Advertisement
YOU ARE HERE: LAT HomeCollections

Quick Takes: HFPA to honor Morgan Freeman

November 10, 2011

Oscar-winning actor Morgan Freeman will receive the Hollywood Foreign Press Assn.'s 2012 Cecil B. DeMille Award at the 69th Golden Globe Awards, the group announced Wednesday. The ceremony will take place Jan. 15.

The Cecil B. DeMille Award is given, according to the HFPA, to "talented individuals who have made an incredible impact on the world of entertainment." Freeman, 74, joins such past recipients as Robert De Niro, Martin Scorsese and Steven Spielberg.

Freeman earned a supporting actor Oscar for 2004's "Million Dollar Baby," directed by Clint Eastwood, and he received a lead actor Oscar nomination for Eastwood's 2009 film "Invictus," in which he played South African leader Nelson Mandela. He also received Oscar nominations for supporting actor for 1987's "Street Smart" and lead actor nominations for 1989's "Driving Miss Daisy" and 1994's "The Shawshank Redemption."

In June, he received the 39th AFI Life Achievement Award. Recently seen in the box-office hit "Dolphin Tale," he's currently in production on "The Dark Knight

Rises," the third entry in Christopher Nolan's Batman

films.

—Susan King

Book's recall seems a draw

Here's an unusual way to boost sales: Have the publisher withdraw a novel because it contained passages lifted from other authors.

A day after Q.R. Markham's "Assassin of Secrets" was pulled by Little, Brown and Co., readers are apparently hurrying to snap up remaining copies. The book's ranking jumped on Amazon.com from 62,924 on Tuesday afternoon to 174 on Wednesday afternoon, making it the online retailer's No. 2 "Mover & Shaker."

The book was released Nov. 3 with an initial printing of 6,500, but within days Little, Brown learned that Markham had lifted material from James Bond novels and other sources. A planned second book has been canceled. Markham's real name is Quentin Rowan, a 35-year-old resident of Brooklyn and an investor in the Brooklyn-based Spoonbill & Sugartown Booksellers. Markham and his agent, David Peak of Vigliano Associates, haven't returned phone messages from the AP seeking comment.

—Associated Press

'Phineas' boys set for Season 4

"Phineas and Ferb," Disney Channel's animated series about two adventurous boys, has been renewed for a fourth season. The show has been TV's top-rated animated show for tweens in the last four years.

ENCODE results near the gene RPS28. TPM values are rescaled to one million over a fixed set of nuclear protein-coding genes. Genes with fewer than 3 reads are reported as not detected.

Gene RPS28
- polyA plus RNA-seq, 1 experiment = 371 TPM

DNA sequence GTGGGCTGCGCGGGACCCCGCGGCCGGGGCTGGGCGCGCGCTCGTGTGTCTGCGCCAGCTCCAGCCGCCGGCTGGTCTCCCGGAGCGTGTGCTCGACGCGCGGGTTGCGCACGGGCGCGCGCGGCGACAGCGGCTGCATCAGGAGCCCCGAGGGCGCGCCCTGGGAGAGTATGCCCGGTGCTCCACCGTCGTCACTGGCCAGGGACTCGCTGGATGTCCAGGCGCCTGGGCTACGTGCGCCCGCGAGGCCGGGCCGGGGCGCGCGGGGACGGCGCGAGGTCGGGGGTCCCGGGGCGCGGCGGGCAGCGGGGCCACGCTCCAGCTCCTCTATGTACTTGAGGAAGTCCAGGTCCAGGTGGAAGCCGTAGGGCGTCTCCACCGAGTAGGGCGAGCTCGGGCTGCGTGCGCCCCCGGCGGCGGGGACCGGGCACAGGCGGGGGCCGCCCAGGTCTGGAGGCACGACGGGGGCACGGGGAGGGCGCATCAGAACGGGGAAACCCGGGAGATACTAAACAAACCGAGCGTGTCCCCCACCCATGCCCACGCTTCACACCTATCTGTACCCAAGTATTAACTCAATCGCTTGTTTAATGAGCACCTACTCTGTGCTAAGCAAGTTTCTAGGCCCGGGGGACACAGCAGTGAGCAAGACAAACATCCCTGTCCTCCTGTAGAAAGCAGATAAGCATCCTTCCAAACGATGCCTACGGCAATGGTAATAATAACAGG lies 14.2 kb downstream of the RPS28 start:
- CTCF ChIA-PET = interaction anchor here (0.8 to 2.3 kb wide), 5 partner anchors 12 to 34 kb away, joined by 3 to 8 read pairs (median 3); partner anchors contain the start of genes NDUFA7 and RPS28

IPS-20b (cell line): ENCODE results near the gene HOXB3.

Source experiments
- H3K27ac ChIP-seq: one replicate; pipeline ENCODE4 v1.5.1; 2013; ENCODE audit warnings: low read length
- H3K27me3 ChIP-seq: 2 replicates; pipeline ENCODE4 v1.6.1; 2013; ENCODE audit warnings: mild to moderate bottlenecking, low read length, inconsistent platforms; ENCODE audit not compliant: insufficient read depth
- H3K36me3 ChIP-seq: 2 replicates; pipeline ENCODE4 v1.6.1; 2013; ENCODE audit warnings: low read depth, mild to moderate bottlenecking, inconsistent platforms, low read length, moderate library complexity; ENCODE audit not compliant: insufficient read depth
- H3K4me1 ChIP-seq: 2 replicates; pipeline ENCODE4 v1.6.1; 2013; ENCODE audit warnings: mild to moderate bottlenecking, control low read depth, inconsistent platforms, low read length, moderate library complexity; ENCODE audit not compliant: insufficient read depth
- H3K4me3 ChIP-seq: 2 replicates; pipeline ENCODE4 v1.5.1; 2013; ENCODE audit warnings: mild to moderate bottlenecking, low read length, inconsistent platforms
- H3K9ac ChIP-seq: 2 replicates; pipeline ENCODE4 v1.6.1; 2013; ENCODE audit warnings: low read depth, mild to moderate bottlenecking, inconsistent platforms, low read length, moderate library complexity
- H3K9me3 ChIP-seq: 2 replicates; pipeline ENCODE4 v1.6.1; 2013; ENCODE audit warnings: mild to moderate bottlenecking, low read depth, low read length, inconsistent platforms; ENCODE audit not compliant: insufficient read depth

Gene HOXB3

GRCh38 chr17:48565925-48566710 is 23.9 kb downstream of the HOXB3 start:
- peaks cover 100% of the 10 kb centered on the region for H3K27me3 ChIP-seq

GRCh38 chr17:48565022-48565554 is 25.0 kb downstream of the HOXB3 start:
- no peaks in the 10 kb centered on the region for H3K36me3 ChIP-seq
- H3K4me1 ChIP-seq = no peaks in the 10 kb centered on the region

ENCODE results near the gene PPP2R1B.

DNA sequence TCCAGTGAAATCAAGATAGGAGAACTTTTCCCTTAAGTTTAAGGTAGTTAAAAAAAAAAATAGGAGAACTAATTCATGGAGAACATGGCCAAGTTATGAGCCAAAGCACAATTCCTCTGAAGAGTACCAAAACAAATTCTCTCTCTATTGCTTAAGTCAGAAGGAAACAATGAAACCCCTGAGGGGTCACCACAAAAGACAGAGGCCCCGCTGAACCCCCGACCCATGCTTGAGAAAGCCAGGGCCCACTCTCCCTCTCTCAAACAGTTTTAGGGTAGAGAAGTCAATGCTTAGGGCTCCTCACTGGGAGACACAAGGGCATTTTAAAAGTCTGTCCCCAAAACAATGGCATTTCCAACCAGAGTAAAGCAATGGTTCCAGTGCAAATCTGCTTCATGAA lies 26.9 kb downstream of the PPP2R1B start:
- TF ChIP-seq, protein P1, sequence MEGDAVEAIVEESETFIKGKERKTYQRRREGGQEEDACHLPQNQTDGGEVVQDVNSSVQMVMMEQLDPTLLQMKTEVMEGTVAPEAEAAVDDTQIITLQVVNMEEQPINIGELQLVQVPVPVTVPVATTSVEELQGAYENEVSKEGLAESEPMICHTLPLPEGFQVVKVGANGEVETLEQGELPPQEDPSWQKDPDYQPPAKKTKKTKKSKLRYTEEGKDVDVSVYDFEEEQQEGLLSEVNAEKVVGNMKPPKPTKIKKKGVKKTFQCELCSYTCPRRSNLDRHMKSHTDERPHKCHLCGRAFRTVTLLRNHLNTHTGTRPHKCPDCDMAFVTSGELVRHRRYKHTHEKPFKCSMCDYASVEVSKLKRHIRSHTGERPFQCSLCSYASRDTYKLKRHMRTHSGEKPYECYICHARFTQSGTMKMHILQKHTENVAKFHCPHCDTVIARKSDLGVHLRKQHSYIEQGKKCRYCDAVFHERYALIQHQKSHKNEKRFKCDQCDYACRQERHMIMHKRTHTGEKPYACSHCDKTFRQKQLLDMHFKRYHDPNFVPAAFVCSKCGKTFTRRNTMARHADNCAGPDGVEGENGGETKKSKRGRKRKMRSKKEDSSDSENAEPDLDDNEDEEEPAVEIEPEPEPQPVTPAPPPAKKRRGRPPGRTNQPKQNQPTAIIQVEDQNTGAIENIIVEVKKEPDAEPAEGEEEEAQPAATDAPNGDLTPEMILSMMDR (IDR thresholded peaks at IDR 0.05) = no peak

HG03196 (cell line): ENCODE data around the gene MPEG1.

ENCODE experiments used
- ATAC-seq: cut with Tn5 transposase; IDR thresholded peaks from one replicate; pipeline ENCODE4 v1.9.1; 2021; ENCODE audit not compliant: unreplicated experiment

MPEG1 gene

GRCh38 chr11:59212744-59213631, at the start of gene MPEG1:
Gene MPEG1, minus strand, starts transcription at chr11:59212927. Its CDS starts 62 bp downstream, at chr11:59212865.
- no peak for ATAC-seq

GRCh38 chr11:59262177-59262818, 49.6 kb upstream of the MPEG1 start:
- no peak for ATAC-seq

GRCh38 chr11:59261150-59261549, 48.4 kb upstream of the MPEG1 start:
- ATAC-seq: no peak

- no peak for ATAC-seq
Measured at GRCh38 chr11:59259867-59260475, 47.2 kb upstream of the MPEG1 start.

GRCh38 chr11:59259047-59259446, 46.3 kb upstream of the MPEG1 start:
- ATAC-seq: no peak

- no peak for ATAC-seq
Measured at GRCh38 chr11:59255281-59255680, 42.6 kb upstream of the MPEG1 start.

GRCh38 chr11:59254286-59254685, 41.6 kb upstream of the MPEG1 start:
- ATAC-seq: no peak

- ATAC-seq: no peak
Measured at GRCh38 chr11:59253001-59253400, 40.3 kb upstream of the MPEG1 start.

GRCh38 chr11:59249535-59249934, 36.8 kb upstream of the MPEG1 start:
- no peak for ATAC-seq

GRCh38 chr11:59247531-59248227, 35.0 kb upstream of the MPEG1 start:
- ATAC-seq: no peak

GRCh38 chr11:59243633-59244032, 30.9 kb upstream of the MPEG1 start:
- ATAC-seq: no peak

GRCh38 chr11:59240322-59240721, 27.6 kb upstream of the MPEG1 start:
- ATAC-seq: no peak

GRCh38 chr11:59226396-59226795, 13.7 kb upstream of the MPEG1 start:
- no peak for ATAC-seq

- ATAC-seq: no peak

The renewal means that the series will have new episodes rolling out through 2014. Upcoming episodes include the one-hit wonders Phineas and the Ferb-Tones, commemoration of Platypus Day and a winter vacation featuring seasonal sports and a New Year's celebration.

—Greg Braxton

Stan Lee to get Vanguard Award

The Producers Guild of America announced Wednesday that Marvel Comics' Stan Lee, whose co-creations include "Spider-Man," "The Incredible Hulk" and "Iron Man," will receive the 2012 Vanguard Award at the 23rd Annual Producers Guild Awards Jan. 21 at the Beverly Hilton Hotel.

Lee, 88, has also executive produced such films as the "Spider-Man" franchise, the "Iron Man" films, "Thor" and "The X-Men" franchise."

The Vanguard Award recognizes achievements in new media and technology.

"Stan Lee's creative vision and imagination has produced some of the most beloved and visually stunning characters and adventures in history," said PGA Awards co-chairs Paula Wagner and Michael Manheim in a statement.

Previous recipients include George Lucas, John Lasseter and YouTube founders Chad Hurley, Steve Chen and Will Wright.

—Susan King

Record art sale for Lichtenstein

A painting by the late Pop artist Roy Lichtenstein has sold at auction in New York City for more than $43 million, a world auction record for him.

The 1961 painting, "I Can See the Whole Room! … and There's Nobody in It!," depicts a man's face peering through a peephole. It sold Tuesday night at a Christie's postwar and contemporary art sale.

Lichtenstein's 1964 painting "Ohhh … Alright …" sold for his previous auction record of more than $42 million last November. It's a comic book image of a distressed woman speaking into a telephone.

Lichtenstein was famous for his cartoon-inspired style and along with artists including Andy Warhol and Jasper Johns helped launch the Pop Art movement. He died in 1997.

—Associated Press

Advertisement
Los Angeles Times Articles
|
|
|